So there you have it. As always, follow us on Twitter and Facebook.

Thanks for your patience.

Daniel

Dekker Records: The Kickstarter Postmortem

So, the deadline for our Kickstarter came and went. After a brief flurry of funding in the first few days, the Kickstarter stalled and is now dead on arrival.

As good game developers, we are in the habit of doing a postmortem on our projects. Postmortems are good educational experiences for even the greatest projects, but failed projects can be especially informative. So, without further ado, let’s get started.

What Went Right

  • Backers
    • As mentioned, we had a great initial push. Only two of our backers were actually people we knew. 7 out of our 9 backers were people we didn’t know before the campaign started.
  • Community engagement
    • I believe we were pretty good about keeping our backers informed as to where we were and what we were currently doing. Sometimes that was prodded by a comment, sometimes that was a result of our planning beforehand.
    • We also had some great backers, willing to give us advice or to promote us on their blogs. That was invaluable.

What Went Wrong

  • Video
    • We forgot the main principle of making a pitch – knowing your audience. We made our introductory video as if we were pitching to another studio instead of pitching to kickstarters. This may have created a bad first impression. Our presentation certainly didn’t grab anyone’s attention – our metrics showed that most people stopped watching as soon as the intro trailer ended.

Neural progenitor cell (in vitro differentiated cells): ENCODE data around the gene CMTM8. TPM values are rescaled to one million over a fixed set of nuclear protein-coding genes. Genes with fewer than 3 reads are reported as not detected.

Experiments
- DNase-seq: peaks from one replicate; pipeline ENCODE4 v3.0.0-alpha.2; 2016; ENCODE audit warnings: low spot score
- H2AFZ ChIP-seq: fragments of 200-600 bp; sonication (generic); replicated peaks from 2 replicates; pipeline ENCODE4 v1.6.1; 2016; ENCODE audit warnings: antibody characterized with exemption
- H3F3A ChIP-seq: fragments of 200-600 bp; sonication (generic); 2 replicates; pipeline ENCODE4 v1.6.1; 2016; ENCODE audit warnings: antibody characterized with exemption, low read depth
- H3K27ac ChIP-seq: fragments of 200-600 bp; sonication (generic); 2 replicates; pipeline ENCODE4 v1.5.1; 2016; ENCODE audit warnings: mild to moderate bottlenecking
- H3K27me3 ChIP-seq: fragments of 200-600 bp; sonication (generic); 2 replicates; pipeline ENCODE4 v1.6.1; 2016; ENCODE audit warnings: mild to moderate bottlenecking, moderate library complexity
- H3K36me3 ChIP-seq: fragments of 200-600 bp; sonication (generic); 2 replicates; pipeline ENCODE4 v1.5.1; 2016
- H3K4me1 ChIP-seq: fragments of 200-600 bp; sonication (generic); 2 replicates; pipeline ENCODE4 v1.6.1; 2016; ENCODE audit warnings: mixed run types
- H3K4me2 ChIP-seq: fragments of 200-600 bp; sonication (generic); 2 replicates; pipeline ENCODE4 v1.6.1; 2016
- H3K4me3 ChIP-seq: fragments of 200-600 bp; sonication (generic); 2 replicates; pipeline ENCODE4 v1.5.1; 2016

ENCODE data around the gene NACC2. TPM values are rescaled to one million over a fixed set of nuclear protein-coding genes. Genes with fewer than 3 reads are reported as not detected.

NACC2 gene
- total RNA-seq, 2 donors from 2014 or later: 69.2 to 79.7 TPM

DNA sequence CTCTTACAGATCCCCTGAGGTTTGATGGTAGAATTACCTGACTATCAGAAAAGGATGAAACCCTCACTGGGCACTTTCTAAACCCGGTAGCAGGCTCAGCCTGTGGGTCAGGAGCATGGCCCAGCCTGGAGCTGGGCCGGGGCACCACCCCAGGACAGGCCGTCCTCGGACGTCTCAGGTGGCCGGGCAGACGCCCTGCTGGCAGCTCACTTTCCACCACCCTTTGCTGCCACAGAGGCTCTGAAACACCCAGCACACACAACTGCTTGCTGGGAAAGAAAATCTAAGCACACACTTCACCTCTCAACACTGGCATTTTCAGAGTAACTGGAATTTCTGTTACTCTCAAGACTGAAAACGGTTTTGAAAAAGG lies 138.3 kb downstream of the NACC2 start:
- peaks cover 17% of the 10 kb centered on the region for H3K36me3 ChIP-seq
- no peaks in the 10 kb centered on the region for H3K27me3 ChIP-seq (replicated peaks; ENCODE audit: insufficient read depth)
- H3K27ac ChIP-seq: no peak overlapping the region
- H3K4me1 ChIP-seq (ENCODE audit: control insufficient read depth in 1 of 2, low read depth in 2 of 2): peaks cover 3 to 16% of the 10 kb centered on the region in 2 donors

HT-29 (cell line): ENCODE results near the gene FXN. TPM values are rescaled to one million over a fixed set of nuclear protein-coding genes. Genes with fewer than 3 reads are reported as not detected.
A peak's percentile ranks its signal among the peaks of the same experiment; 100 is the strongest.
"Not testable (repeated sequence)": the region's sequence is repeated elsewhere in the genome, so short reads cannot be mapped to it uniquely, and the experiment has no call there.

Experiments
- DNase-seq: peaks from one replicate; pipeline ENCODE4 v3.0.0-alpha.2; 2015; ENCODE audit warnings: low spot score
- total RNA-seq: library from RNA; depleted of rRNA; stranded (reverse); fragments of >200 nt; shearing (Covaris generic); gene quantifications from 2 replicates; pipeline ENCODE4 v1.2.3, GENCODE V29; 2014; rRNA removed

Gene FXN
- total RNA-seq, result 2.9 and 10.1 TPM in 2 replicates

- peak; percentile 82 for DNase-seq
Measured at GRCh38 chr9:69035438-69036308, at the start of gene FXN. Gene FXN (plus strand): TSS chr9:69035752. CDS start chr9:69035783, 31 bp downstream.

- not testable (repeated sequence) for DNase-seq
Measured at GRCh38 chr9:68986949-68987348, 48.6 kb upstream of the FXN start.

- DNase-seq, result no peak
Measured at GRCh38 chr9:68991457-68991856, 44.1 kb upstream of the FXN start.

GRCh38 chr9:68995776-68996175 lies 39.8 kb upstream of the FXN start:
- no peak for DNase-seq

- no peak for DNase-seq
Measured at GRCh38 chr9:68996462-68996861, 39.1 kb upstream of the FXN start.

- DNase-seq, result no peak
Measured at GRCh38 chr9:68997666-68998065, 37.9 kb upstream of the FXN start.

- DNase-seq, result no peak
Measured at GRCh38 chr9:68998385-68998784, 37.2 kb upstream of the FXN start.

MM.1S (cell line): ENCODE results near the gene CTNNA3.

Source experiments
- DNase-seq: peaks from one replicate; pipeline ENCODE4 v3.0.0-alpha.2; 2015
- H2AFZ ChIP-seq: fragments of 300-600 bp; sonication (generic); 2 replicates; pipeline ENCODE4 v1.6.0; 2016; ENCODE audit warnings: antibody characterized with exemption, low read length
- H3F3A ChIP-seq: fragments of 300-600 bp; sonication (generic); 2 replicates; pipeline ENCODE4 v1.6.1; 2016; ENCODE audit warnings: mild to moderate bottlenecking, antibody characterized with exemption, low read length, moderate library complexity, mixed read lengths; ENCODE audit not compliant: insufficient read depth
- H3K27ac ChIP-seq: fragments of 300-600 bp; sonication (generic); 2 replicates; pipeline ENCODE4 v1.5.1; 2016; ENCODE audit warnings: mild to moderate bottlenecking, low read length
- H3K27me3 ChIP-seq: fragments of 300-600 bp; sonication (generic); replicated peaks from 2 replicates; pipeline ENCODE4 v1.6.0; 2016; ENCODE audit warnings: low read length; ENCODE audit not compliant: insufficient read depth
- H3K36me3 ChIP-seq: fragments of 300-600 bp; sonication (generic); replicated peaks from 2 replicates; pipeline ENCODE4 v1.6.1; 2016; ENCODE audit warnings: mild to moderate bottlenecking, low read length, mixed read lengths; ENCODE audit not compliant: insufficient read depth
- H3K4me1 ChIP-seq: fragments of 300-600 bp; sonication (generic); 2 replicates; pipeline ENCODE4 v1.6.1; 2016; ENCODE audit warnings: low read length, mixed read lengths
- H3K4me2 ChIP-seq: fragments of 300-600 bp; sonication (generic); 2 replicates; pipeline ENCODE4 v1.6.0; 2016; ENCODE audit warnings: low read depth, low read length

• Flair
    • We went live with a pretty boring and lifeless page. We made some efforts to change things later on, but we’d already screwed the pooch on making a good first impression. Our Kickstarter page should have had the personality and humor of Dekker Records.
  • Our Beautiful Faces
    • You never saw them – at least not in video form. Apparently, that’s a Kickstarter no-no. Our intro video might have been more effective if you saw Mike and Dan speaking instead of a presentation.
  • Lack of Community
    • This was our biggest problem. In a way, it’s a catch-22 for a new studio – building a community around a product that doesn’t exist yet. Mike and Dan both are pretty lacking in the desire to use social media and neither one frequents forums that would have brought in an interested community from elsewhere. This is what hurt us more than anything – had we been spending the past half-year we’d been working on the project building our brand instead of waiting until we had our demo to showcase our work we would have been better off than going live with just our demo.
      • We’ve been working to change this, often by networking through more traditional means – Dan has recently been engaging with his local tech community and Mike has deigned to descend from his mountain hermitage more than once a fortnight.